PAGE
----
|Lynce v. Mathis (95-7452), 519 U.S. 443 (1997)|
[ Thomas ]
[ Stevens ]
NOTE: Where it is feasible, a syllabus (headnote) will be released, as is being done in connection with this case, at the time the opinion is issued. The syllabus constitutes no part of the opinion of the Court but has been prepared by the Reporter of Decisions for the convenience of the reader. See United States v. Detroit Timber & Lumber Co., 200 U.S. 321, 337.
SUPREME COURT OF THE UNITED STATES
LYNCE v. MATHIS,
SUPERINTENDENT, TOMOKA CORRECTIONAL INSTITUTION, et al.
certiorari to the united states court of appeals for the eleventh circuit
Beginning in 1983 the Florida Legislature enacted a series of statutes authorizing the award of early release credits to prison inmates when the state prison population exceeded predetermined levels. In 1986 petitioner received a 22 year prison sentence on a charge of attempted murder. In 1992 he was released based on the determination that he had accumulated five different types of early release credits totaling 5,668 days, including 1,860 days of "provisional credits" awarded as a result of prison overcrowding. Shortly thereafter, the state attorney general issued an opinion interpreting a 1992 statute as having retroactively canceled all provisional credits awarded to inmates convicted of murder and attempted murder. Petitioner was therefore rearrested and returned to custody. He filed a habeas corpus petition alleging that the retroactive cancellation of provisional credits violated the Ex Post-Facto Clause. Relying on precedent rejecting this argument on the ground that the sole purpose of these credits was to alleviate prison overcrowding, the District Court dismissed the petition. The Court of Appeals denied a certificate of probable cause.
Held: The 1992 statute canceling provisional release credits violates the Ex Post-Facto Clause. Pp. 6-16.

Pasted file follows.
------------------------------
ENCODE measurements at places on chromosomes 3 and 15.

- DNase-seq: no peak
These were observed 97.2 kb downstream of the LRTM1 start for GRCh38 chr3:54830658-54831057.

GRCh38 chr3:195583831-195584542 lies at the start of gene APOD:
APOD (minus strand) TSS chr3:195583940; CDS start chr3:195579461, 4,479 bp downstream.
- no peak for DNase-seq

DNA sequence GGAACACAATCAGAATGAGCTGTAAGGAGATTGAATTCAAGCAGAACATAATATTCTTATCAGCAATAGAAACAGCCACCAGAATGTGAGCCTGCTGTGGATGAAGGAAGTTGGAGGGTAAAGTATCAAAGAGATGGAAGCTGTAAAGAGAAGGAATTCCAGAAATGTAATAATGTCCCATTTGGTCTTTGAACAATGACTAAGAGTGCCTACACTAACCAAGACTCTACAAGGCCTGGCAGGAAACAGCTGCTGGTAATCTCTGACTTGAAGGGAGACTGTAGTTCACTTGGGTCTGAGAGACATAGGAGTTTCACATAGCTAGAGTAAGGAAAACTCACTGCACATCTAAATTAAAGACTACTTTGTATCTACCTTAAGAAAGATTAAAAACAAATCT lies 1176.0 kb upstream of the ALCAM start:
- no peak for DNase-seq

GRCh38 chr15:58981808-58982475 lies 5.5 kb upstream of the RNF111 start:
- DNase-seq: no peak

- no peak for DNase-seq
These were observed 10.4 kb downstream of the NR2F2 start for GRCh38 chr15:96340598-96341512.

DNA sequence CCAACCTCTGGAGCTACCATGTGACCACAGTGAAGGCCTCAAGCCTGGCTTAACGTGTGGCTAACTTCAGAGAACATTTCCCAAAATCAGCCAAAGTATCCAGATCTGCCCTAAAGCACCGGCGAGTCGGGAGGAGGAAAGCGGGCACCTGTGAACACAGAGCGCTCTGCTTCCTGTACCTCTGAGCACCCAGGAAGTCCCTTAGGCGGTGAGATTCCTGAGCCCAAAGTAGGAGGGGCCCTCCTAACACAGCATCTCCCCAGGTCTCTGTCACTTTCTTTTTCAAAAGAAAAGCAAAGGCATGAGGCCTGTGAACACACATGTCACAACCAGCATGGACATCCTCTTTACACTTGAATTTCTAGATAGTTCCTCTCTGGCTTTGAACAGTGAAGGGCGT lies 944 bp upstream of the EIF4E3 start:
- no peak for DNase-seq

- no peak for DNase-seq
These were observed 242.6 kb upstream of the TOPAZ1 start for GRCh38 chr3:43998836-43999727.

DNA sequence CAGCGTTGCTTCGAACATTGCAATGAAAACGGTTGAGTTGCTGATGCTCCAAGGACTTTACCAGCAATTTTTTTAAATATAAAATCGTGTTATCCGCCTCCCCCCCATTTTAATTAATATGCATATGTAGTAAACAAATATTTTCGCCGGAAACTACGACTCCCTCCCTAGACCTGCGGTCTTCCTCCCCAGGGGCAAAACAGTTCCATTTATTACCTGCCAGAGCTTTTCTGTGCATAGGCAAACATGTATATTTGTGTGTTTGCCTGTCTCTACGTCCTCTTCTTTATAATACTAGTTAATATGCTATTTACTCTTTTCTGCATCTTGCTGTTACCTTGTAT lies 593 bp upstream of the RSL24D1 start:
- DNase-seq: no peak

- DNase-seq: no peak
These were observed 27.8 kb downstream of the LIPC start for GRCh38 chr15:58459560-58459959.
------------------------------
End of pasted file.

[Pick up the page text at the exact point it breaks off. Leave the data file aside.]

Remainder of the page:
(a) This Court rejects respondents' contention that the cancellation of petitioner's provisional credits did not violate the Clause because the credits had been issued as part of administrative procedures designed to alleviate prison overcrowding and were therefore not an integral part of petitioner's punishment. To fall within the ex post-facto prohibition, a law must be retrospective and "disadvantage the offender affected by it," Weaver v. Graham, 450 U.S. 24, 29, by, inter alia, increasing the punishment for the crime, see Collins v. Youngblood, 497 U.S. 37, 50. The operation of the 1992 statute was clearly retrospective, and a determination that it disadvantaged petitioner by increasing his punishment is supported by Weaver v. Graham, 450 U. S., at 36, in which the Court held that retroactively decreasing the amount of gain time awarded for an inmate's good behavior violated the Ex Post-Facto Clause. Because Weaver and subsequent cases focused on whether the legislature's action lengthened the prisoner's sentence without examining the subjective purposes behind the sentencing scheme, see, e.g., id., at 33, the fact that the generous gain time provisions in Florida's 1983 statute were motivated more by the interest in avoiding overcrowding than by a desire to reward good behavior is not relevant to the essential ex post-facto inquiry. California Dept. of Corrections v. Morales, 514 U. S. ___, ___, distinguished. Respondents are foreclosed by Weaver, 450 U. S., at 32, to the extent they argue that overcrowding gain time is not in some technical sense part of the sentence. Their further argument that petitioner could not reasonably have expected to receive any overcrowding credits when he entered his guilty plea is singularly unpersuasive, given the facts that he was actually awarded 1,860 days and that those credits were retroactively cancelled as a result of the 1992 statute. Pp. 6-14.
(b) The Court disagrees with respondents' argument that petitioner is not entitled to relief because his provisional overcrowding credits were awarded pursuant to statutes enacted after the date of his offense rather than pursuant to the 1983 statute. Although the overcrowding statute in effect at the time of his crime was slightly modified in subsequent years, its basic elements remained the same, and the changes do not affect his core ex post-facto claim. However, the differences in the statutes may have affected the precise amount of release time he received. Because this point was not adequately developed earlier in the proceeding, and because it may not in any event affect petitioner's entitlement to release, the Court leaves it open for further consideration on remand. Pp. 14-16.
Reversed and remanded.
Stevens, J., delivered the opinion of the Court, in which Rehnquist, C. J., and O'Connor, Kennedy, Souter, Ginsburg, and Breyer, JJ., join. Thomas, J., filed an opinion concurring in part and concurring in the judgment, in which Scalia, J., joined.